The Jewish intellectual world lost two great minds to cancer this week: Paula Hyman and Christopher Hitchens (who might not be happy to be claimed as a Jew).
If you entered the field of Jewish Studies and picked up a book on modern Jewish history, you will have encountered Paula Hyman at some point or another. You might have read her My Life as a Radical Jewish Woman: Memoirs of a Zionist Feminist in Poland (2nd edition 2002) or Gender and Assimilation in Modern Jewish History: The Roles and Representation of Women (1995), a book whose Hebrew translation helped to popularize the word gender in Hebrew. She was a towering figure in our field who work brought gender analysis into the mainstream of Jewish history (we’re always a bit behind and in need of a nudge). She was a Jewish feminist and scholar who died last Thursday, after a decade-long battle with cancer, at the age of 65.
Paula Hyman also had a distinguished teaching career and taught at Yale, and for about a decade, she headed their Jewish Studies program. She served as the dean of the Seminary College of Jewish Studies, taught history at the Jewish Theological Seminary, and regularly spoke at the Hebrew University, Tel Aviv University and Ben-Gurion University. Deborah Dash Moore remembers her friend fondly at the Forward. She will be missed by many.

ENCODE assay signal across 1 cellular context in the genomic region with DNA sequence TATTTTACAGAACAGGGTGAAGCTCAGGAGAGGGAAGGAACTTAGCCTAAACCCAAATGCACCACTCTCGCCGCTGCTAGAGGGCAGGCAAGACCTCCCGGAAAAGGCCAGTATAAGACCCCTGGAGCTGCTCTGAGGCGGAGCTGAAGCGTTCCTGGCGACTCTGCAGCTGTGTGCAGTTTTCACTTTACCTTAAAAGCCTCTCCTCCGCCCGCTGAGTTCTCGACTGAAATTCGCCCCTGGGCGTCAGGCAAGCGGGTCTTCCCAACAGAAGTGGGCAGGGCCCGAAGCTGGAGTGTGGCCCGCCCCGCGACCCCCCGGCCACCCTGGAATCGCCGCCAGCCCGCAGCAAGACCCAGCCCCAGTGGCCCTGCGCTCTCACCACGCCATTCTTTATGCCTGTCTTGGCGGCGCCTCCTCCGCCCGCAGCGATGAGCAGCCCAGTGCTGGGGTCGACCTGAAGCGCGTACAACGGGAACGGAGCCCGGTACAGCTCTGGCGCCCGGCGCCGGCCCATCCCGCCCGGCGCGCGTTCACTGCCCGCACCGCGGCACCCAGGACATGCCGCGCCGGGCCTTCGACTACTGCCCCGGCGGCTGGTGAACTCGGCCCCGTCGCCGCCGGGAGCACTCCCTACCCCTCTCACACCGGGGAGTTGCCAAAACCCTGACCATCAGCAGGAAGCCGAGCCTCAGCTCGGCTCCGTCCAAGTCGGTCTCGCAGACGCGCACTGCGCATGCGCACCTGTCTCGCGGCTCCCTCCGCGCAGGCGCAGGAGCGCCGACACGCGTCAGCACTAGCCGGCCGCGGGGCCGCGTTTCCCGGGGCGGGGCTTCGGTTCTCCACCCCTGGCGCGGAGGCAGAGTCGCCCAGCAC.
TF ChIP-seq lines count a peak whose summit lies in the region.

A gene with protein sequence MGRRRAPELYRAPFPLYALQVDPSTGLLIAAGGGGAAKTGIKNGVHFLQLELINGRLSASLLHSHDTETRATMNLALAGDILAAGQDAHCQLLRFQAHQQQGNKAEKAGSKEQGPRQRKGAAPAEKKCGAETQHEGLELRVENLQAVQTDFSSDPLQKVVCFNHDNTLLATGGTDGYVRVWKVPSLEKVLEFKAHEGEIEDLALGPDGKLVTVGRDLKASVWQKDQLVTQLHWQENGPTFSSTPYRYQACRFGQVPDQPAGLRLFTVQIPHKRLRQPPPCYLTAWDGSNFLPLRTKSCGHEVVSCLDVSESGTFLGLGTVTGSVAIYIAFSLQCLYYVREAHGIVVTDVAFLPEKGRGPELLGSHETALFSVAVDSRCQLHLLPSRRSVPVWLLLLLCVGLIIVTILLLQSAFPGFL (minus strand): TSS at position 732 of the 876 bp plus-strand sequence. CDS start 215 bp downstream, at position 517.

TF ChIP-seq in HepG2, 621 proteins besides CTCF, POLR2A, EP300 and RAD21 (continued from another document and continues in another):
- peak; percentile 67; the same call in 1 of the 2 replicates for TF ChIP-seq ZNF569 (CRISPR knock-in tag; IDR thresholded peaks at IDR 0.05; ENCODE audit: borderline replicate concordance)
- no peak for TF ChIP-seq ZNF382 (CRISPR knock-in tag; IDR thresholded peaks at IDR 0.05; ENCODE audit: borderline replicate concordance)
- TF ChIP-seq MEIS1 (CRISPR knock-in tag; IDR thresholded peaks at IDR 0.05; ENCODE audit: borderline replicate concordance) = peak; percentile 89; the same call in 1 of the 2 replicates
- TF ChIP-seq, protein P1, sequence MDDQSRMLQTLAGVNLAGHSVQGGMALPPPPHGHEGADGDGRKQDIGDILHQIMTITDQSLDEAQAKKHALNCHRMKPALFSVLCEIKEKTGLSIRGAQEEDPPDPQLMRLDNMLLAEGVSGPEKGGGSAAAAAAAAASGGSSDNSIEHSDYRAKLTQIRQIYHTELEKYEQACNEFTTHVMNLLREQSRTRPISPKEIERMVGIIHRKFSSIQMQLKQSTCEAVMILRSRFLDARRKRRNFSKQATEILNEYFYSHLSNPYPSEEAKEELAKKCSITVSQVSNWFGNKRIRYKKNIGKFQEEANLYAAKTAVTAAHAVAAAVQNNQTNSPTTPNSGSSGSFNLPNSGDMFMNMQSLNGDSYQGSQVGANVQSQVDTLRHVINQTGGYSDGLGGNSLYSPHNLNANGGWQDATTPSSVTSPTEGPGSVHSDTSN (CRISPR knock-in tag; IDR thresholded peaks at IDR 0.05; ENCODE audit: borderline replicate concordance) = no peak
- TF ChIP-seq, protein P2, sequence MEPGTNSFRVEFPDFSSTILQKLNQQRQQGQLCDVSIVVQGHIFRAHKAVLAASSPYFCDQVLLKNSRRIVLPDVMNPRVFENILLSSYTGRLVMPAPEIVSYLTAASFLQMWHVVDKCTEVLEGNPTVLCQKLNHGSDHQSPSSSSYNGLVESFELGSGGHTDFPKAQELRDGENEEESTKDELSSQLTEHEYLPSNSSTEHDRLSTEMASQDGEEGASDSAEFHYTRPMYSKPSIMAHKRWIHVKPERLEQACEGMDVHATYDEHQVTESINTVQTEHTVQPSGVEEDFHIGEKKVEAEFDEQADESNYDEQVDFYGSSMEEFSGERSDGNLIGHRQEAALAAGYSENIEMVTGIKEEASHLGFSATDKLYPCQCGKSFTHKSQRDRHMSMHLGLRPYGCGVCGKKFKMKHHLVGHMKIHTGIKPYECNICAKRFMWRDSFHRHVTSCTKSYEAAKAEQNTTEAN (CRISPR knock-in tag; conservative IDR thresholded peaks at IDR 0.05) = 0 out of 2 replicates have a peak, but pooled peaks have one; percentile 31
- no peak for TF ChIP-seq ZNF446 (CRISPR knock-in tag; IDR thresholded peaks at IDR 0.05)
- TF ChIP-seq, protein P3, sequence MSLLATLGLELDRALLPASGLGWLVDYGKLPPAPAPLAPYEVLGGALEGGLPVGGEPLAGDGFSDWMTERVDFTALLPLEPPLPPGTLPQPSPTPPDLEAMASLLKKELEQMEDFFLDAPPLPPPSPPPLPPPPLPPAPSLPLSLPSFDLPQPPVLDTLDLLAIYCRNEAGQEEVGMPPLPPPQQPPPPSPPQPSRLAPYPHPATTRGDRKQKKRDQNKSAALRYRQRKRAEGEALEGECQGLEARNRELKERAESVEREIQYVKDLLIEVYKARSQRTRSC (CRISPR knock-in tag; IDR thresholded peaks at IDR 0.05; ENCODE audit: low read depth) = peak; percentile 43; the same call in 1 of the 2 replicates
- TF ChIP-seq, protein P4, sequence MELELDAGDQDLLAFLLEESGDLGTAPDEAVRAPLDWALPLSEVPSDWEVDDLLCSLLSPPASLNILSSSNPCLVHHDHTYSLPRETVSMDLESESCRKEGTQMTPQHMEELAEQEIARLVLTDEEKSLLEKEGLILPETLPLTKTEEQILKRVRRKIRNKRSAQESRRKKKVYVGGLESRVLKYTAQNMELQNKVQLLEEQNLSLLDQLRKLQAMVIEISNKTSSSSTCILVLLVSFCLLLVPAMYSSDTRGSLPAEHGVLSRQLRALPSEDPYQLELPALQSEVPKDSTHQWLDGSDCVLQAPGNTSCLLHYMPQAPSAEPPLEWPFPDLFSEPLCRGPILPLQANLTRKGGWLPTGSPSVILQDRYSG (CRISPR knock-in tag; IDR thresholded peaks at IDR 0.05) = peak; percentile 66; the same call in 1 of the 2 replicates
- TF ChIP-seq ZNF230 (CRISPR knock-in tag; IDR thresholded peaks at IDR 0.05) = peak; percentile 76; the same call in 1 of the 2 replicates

Christopher Hitchens needs even less of an introduction. One of the most influential public intellectuals of the last decades, he has written widely and sparred with many, not shying away from sampling water boarding or bikini waxes (more painful, though less scary than the former), or from shocking allies by defending Salman Rushdie or the wars in the Falklands or Iraq. You can read a full obit here, at the NY Times. In a class on “Holy Women in Judaism, Islam, and Christianity”, we read excerpts from his study of Mother Teresa’s institutions in Kolkata, fittingly named “Compromising Positions” and a searing critique of her work. As my students liked to point out, he was the only non-Catholic invited to give testimony at hearing on Mother Teresa’s canonization. In another class, an Intro to World Religions, some chose to approach Atheism through his God is not Great: The Case Against Religion (2007). Many were puzzled by the books’ chatty and irrespective tone, they were impressed by the author’s breadth, although they didn’t like his barbs in the Four Horsemen, a two-hour long debate I regularly assign to my students. Intellectually honest to a fault, I still think he would have been amused by the remark posted on a friend’s FB wall: May he rest in peace and rise in surprise.
Their voices will be missed!